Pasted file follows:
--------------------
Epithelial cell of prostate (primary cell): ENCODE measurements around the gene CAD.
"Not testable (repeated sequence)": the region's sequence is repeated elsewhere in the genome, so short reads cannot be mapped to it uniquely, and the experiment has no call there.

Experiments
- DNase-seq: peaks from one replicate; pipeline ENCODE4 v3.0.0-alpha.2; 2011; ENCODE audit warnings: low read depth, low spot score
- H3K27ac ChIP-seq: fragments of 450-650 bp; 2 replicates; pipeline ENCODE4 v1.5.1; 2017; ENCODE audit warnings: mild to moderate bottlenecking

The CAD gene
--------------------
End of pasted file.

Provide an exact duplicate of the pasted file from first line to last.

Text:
Epithelial cell of prostate (primary cell): ENCODE measurements around the gene CAD.
"Not testable (repeated sequence)": the region's sequence is repeated elsewhere in the genome, so short reads cannot be mapped to it uniquely, and the experiment has no call there.

Experiments
- DNase-seq: peaks from one replicate; pipeline ENCODE4 v3.0.0-alpha.2; 2011; ENCODE audit warnings: low read depth, low spot score
- H3K27ac ChIP-seq: fragments of 450-650 bp; 2 replicates; pipeline ENCODE4 v1.5.1; 2017; ENCODE audit warnings: mild to moderate bottlenecking

The CAD gene